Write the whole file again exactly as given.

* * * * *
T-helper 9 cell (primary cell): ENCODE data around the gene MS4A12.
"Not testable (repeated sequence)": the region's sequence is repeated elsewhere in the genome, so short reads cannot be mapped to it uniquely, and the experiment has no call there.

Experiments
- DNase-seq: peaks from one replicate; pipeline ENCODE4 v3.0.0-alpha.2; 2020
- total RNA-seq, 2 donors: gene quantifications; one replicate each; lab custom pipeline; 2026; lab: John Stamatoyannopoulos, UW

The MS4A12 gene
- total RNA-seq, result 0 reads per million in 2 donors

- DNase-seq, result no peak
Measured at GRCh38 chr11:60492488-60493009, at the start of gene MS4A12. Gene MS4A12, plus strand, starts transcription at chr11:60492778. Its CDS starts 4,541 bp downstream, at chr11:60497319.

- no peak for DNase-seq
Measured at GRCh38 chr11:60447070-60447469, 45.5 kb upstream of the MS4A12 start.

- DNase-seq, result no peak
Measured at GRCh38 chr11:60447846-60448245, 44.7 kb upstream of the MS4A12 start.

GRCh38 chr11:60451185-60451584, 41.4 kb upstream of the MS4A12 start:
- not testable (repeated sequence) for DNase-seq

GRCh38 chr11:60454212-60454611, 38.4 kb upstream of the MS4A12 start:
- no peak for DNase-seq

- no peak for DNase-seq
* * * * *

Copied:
T-helper 9 cell (primary cell): ENCODE data around the gene MS4A12.
"Not testable (repeated sequence)": the region's sequence is repeated elsewhere in the genome, so short reads cannot be mapped to it uniquely, and the experiment has no call there.

Experiments
- DNase-seq: peaks from one replicate; pipeline ENCODE4 v3.0.0-alpha.2; 2020
- total RNA-seq, 2 donors: gene quantifications; one replicate each; lab custom pipeline; 2026; lab: John Stamatoyannopoulos, UW

The MS4A12 gene
- total RNA-seq, result 0 reads per million in 2 donors

- DNase-seq, result no peak
Measured at GRCh38 chr11:60492488-60493009, at the start of gene MS4A12. Gene MS4A12, plus strand, starts transcription at chr11:60492778. Its CDS starts 4,541 bp downstream, at chr11:60497319.

- no peak for DNase-seq
Measured at GRCh38 chr11:60447070-60447469, 45.5 kb upstream of the MS4A12 start.

- DNase-seq, result no peak
Measured at GRCh38 chr11:60447846-60448245, 44.7 kb upstream of the MS4A12 start.

GRCh38 chr11:60451185-60451584, 41.4 kb upstream of the MS4A12 start:
- not testable (repeated sequence) for DNase-seq

GRCh38 chr11:60454212-60454611, 38.4 kb upstream of the MS4A12 start:
- no peak for DNase-seq

- no peak for DNase-seq